Speaker urges students to make a difference
Author, athlete, and motivational speaker Kyle Maynard talks to students at Park Street Intermediate School on Thursday Nov. 15, 2012. Maynard was born with a condition called congenital amputation, but despite that recently became the first person to crawl to the top of Mt Kilimanjaro. Buy This Photo
Despite being born with a condition known as congenital amputation, which left him with arms that end at the elbows and legs near his knees, Kyle Maynard hasn't been deterred him from reaching heights most people can only dream about.
In January 2012, he became the first quadruple amputee to climb Mount Kilimanjaro, crawling to the 19,340 foot summit without assistance.
In an interview Thursday before speaking to students at Park Street, Maynard, 26, said that he really isn't that much different from everybody else.
"We all have a disability. A lot of times you can't see the disabilities that people face," he said. "(We) all have 'Mount Kilimanjaros' to climb."
Maynard said he wanted to climb the real Kilimanjaro so he could experience its magnificence sitting above the clouds.
Two veterans joined him on the trek, and he said he made the effort to help send a message to the veteran community.
Despite their sacrifice "of life and limb," Maynard said he wanted to show disabled veterans that "you can create the life you want."
An active lifestyle is nothing new for Maynard, who played football and wrestled in high school and has trained in mixed martial arts. He is the owner of No Excuses Crossfit gym in Suwanee, Ga., and wrote the memoir, No Excuses: The True Story of a Congenital Amputee who Became a Champion in Wrestling and in Life.
Maynard travels the country giving motivational speeches.
At first he spoke mainly at corporate functions, but he said he is enjoying balancing his schedule with more appearances at schools.
"It's more fulfilling," to speak to youngsters, Maynard said.
His goal is to encourage students to "be driven to be resilient," he said. "I know things get tough at times. I want them to realize that (they) are capable of making a difference in the world."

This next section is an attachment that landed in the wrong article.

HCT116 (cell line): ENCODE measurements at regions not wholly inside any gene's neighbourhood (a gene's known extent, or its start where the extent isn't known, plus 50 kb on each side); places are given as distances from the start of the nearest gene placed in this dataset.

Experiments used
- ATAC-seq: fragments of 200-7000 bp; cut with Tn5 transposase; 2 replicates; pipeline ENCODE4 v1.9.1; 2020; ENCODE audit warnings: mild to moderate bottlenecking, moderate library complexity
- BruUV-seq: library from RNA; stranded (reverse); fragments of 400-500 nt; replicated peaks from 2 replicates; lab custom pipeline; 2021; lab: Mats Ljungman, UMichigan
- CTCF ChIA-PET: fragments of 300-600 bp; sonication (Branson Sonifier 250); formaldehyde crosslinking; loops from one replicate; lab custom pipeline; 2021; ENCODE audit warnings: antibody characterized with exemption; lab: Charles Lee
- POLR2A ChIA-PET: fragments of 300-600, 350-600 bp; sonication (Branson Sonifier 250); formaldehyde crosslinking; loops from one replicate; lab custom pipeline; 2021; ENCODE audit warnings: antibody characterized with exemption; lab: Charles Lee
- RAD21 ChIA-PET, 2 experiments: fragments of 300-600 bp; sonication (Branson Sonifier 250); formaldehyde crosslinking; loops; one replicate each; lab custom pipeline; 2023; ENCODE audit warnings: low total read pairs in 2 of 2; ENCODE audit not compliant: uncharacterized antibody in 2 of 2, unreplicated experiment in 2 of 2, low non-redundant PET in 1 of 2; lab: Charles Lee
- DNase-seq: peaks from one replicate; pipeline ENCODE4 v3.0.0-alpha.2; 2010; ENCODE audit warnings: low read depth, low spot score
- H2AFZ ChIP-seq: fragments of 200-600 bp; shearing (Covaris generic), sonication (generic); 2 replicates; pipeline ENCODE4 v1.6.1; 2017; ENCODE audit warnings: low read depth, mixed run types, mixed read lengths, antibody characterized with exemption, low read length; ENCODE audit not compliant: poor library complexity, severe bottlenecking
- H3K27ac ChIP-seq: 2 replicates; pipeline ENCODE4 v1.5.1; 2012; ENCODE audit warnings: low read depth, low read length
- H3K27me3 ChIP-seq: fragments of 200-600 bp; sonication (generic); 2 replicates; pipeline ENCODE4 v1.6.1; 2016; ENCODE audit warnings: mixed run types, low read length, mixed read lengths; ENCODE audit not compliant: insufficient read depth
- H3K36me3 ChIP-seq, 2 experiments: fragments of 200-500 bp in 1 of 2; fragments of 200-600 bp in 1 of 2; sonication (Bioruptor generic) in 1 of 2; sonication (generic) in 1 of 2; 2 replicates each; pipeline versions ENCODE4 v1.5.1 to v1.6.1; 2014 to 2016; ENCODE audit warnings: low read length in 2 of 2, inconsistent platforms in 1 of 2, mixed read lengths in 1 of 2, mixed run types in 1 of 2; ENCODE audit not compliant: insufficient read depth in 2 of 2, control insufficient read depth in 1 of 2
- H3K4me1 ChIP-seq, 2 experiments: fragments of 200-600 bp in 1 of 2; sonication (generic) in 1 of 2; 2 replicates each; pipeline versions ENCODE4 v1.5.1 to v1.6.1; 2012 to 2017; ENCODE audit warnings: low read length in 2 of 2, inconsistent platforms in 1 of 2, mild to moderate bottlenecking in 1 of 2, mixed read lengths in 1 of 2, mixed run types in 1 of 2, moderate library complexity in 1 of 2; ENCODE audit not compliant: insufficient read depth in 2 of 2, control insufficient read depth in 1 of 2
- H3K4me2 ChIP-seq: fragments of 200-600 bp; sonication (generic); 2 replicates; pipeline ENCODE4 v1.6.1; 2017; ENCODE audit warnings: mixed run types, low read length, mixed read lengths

Maynard spoke at Park Street during the school's first anti-bullying week.
He told the students that he experienced bullying when his family moved to the southeastern United States.
It was a difficult time for him, Maynard said, as he worried what the future would hold for him.
"I wondered if anybody would hire me for a job or if I would have to live at home with my parents for the rest of my life," he said.
"I'd cry at night wishing and dreaming" that he would wake up with arms and legs.
He almost gave up on life, but when he went out for the football team at his school, he found strength, "in being part of something," Maynard said.
"Every one of you have the capability of going out and changing someone's life," he told the students. "There's no difference between you and me."
Maynard also demonstrated to students his ability to perform a walking handstand and showed them how he has learned to write using his elbow.
Maynard's appearance fit in perfectly with Park Street's anti-bullying week, said fifth-grade teacher Arin Kress.
Each day featured a different theme and a related action students were challenge to perform, she said.
On Monday of the week, students were encouraged to make a friend by sitting at lunch, play at recess or strike up a conversation in class with someone different.
Students were asked to make a truce or forgive someone who upset them on Tuesday; to let someone know how wonderful they are by paying them a compliment on Wednesday; to thank someone they appreciate verbally or with a card or note on Thursday; and to perform a random act of kindness on Friday.